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Captain Log ID: 1039
Title: Up the Erie Canal
Boat Name(Id): BlueJacket ( 58)
Sailor Name(Id): Geoff Schultz ( 306)
Geo Region: NY
Date of Occurance: 2008-07-13
Latitude: N 43º   1.2'
Longitude: W 75º   1.68'
Sender (if email-in): wcz5101@NO_SPAM
Earlier log from "BlueJacket":  1038
Newer log from "BlueJacket":  1043
        Page visited 494 times since created         Edit This Log

Ahoy from the crew of the BlueJacket,

Pulling MastI just looked at the date of my last log posting, and even though it was only 4 days ago, it feels like it was ages ago. A ton of stuff has happened since then, so I'll try my best to bring you up to date.

When I last posted, we were about to get the mast pulled. The Hop-o-Nose marina in Catskill was the last marina on the Hudson river who would pull the mast. They use a 100 year old fixed crane to pull the mast and then they put the mast on a floating dock which gets maneuvered around to the travel lift which then picks the mast up and deposits in on blocks. Then Sue and I wrapped the entire mast, boom and a few other parts in foam and then shrink-wrapped everything. I can describe this in two sentences, but believe me, it's an amazing process to watch and take part in. I've never seen anything like this before! As a matter of a fact, I created a video showing only this process. You can find it at: http://www.geoffschultz.org/2008_Sailing/Photos/

We ended up staying in Catskill for a day longer than planned and on Friday we headed northward. Friday morning was one of those mornings that made me feel very alive. A cold front had come through during the day before and all of the hazy skies were gone and were replaced with crisp air and deep blue skies. Friday morning was calm and the and water was like glass. Tendrils of mist rose from the surface and bird calls filled the air. It was truly a magical morning which reminded me why I love my time aboad the boat.. It was also very interesting to watch the terrain change as we moved north. When we left Catskill we were surrounded by towering Appalachian foothills but within a few hours the hills gave way to flat lands. By early afternoon we passed Albany and I must say that the landscape was pretty boring as we were between I-87 and industrial plants along the water.

BlueJacket in LockLater in the afternoon we approached Troy, NY, which had our first lock that we had to transit. It was was fairly small at 24' and we had no problems handling the lock. We then got to spot where we needed to bang a left and head west up the Erie Canal. That was an exciting moment! Almost as soon as we entered the Erie Canal, we also entered Waterford, NY and decided to stop at their free docks for the evening. Not only do they provide free dockage on new floating docks, but they also provide free power! The only down side is that the decorator for their bathrooms seems to have been previously employed by their prison system...Anyhow, that night we met up meeting Peter and Carol Joneitz, who were good friends from Marlboro. The next day they helped move BlueJacket through the first 6 locks.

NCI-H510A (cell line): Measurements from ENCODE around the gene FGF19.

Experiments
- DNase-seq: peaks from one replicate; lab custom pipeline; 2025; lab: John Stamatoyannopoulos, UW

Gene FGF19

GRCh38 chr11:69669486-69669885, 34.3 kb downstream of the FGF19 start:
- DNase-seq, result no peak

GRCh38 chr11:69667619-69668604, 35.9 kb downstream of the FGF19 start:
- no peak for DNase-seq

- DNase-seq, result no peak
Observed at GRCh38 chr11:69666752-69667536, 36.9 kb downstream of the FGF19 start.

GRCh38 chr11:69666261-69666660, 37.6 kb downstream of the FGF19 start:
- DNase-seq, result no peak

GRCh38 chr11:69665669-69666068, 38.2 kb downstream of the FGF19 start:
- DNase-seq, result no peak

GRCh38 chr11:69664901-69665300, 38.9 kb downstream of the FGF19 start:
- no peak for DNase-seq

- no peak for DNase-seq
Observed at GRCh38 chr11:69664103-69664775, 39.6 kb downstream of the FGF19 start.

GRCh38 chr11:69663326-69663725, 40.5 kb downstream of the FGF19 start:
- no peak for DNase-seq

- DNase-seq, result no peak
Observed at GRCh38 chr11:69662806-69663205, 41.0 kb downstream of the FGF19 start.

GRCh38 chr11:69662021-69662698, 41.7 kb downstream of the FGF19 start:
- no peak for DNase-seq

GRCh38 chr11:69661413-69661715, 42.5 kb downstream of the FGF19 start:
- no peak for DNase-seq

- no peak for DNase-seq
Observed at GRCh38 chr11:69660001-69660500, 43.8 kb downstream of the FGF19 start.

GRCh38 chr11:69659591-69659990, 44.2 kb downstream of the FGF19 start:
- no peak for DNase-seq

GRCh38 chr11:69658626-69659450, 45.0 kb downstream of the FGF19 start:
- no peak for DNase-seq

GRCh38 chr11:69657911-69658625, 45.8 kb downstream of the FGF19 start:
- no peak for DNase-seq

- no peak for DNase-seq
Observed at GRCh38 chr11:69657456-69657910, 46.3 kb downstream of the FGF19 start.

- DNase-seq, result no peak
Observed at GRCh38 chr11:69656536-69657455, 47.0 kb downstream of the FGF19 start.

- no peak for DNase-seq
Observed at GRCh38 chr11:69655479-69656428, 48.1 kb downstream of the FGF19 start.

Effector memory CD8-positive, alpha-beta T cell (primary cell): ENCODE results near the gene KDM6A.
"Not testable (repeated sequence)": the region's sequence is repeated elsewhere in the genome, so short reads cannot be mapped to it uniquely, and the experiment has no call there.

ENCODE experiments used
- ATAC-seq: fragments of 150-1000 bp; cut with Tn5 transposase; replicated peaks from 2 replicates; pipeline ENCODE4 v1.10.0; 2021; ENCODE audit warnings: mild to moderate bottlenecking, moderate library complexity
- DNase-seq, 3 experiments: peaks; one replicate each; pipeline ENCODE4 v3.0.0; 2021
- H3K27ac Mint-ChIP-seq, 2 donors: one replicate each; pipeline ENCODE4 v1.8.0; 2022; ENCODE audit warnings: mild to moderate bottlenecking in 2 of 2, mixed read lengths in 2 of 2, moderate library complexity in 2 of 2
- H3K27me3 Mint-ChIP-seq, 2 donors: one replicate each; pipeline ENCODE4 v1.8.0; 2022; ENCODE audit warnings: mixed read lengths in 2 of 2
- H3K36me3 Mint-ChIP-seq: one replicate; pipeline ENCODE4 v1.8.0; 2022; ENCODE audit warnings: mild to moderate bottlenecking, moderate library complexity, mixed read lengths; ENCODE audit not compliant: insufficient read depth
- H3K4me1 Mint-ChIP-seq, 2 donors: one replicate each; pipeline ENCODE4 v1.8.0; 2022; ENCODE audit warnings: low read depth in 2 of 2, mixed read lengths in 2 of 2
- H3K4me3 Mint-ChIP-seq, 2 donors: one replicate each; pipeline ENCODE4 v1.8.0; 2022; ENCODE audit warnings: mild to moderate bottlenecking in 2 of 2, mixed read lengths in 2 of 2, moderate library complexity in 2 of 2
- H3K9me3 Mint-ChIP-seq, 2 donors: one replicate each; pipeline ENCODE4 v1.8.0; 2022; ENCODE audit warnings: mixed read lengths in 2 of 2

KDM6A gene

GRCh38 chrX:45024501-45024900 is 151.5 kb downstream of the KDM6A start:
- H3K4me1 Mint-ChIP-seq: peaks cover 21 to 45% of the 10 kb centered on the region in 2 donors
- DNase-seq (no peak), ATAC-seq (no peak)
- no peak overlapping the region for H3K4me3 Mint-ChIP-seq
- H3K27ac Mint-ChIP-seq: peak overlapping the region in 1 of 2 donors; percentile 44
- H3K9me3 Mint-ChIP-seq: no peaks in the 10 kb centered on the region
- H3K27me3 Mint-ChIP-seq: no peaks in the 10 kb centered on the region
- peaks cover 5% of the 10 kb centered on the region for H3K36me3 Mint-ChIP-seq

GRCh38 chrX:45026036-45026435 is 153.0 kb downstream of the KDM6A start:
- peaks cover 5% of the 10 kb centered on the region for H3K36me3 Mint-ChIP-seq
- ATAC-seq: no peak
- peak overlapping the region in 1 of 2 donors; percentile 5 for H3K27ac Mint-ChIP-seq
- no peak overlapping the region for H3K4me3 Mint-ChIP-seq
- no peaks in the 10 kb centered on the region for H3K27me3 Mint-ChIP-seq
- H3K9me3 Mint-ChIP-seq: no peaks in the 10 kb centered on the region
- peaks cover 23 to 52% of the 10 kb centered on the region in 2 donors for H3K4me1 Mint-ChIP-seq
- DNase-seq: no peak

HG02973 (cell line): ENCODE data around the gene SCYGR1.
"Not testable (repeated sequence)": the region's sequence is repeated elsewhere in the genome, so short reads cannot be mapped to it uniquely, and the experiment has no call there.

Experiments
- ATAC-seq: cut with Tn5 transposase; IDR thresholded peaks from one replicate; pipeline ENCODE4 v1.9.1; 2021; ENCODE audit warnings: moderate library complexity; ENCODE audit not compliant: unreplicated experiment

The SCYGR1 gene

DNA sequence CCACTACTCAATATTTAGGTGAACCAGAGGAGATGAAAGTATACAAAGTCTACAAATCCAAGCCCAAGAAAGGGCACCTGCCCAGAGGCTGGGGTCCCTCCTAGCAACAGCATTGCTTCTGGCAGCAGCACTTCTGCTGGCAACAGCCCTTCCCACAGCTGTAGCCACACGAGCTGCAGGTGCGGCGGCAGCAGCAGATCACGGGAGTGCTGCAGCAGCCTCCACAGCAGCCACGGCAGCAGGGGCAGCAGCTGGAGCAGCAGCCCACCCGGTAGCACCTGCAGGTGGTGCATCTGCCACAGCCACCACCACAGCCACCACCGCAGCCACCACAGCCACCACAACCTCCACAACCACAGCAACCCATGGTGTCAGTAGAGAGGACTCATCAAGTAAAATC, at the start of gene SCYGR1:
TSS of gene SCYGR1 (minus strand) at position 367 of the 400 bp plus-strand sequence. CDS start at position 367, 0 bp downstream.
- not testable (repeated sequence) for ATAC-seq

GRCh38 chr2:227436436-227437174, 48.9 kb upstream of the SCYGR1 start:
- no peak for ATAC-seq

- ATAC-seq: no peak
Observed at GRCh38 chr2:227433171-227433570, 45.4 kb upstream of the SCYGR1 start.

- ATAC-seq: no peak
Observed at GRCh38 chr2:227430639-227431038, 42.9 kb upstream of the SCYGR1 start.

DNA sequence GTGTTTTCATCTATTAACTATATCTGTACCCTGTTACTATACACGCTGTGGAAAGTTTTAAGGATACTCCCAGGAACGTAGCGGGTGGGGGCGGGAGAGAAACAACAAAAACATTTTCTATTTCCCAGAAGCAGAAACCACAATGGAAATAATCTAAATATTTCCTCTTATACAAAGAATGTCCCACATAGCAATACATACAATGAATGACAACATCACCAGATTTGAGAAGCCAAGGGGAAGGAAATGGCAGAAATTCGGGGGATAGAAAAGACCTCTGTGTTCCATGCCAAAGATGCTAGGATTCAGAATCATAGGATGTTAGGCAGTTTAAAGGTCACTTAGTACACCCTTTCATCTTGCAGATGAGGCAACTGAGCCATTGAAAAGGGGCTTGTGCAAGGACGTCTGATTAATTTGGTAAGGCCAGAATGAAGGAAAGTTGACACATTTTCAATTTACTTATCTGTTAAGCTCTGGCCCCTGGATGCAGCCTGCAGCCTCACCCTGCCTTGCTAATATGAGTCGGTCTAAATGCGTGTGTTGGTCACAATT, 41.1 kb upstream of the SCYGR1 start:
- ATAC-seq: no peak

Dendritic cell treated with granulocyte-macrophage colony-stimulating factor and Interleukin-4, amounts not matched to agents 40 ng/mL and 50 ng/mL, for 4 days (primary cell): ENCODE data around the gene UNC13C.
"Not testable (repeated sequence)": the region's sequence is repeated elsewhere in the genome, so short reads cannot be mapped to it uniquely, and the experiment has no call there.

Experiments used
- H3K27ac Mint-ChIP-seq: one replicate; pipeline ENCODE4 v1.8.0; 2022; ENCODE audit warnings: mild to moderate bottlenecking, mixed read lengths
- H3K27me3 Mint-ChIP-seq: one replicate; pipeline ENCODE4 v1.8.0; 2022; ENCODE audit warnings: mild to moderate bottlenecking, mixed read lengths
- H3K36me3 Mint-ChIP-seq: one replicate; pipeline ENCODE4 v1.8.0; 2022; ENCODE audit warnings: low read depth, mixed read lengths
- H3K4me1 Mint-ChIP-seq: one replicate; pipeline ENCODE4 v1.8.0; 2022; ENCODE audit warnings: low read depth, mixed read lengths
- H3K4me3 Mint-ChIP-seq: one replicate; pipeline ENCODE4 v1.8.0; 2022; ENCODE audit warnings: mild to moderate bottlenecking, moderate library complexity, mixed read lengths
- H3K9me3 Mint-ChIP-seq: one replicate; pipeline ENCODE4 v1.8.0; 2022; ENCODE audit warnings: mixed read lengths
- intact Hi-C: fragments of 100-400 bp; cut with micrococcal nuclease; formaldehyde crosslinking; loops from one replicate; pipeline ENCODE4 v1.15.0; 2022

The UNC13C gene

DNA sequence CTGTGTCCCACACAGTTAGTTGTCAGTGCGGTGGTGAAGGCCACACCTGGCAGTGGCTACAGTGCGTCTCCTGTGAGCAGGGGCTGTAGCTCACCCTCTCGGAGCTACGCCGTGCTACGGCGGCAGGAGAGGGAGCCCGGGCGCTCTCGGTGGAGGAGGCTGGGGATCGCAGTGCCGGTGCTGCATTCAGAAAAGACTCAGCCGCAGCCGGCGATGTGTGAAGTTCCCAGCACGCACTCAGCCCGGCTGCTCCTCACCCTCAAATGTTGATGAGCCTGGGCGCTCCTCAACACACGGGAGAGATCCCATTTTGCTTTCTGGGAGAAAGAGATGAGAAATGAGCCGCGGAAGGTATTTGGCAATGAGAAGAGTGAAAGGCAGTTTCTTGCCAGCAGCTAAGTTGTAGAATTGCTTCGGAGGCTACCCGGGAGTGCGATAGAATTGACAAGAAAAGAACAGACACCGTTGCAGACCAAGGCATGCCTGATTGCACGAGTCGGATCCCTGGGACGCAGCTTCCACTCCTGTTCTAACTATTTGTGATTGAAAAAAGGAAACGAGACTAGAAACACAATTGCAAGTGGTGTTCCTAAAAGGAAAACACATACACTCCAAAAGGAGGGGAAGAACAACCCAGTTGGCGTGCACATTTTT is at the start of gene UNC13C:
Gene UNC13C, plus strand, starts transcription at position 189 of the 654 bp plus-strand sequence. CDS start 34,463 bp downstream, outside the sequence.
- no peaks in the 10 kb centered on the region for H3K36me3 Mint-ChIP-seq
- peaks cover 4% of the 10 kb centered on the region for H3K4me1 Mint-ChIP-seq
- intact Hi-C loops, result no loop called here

The Erie Canal actually runs for 340 miles, but we'll only be on it for only 114 miles of that length. The first 5 locks, which are located within 2.5 miles of the start, raise you up 184 feet! That's amazing! You exit one lock and almost immediately enter another one. Over all, you'll lock upwards 420' in 114 miles using 20 locks. That will definitely be BlueJacket's highest altitude. Right now we're just past lock 17, which is at 363' feet.

Erie LockMost of the locks haven't provided any real challenges, however, lock 6 was the exception. The guide books indicated that there were large holes in the walls, but I wasn't expecting that there was a large undercut which was deep enough that the inflatable fenders, which keep the boat away from the wall, would completely disappear into the undercut and allow the top of the hull to contact the wall. That placed a 6" long, deep scratch, just above the rub-rail where toe-rail meets the hull. Luckily it was only a scratch which can easily be repaired with fiberglass paste and paint. We've had no problems with the other locks. You can find a video of us going though some of the locks at: http://www.youtube.com/watch?v=kYUAb8MIQok

These have been long days, with Sue and I moving BlueJacket for close to 10 hours per day. I've been surprised at how tired I've been, and Sue's even more worn due to her recovery from surgery. However, she's doing well and is actually feeling stronger every day.

So that's what we've been up to...Hope that you're doing well. Keep in touch!

-- Geoff and Sue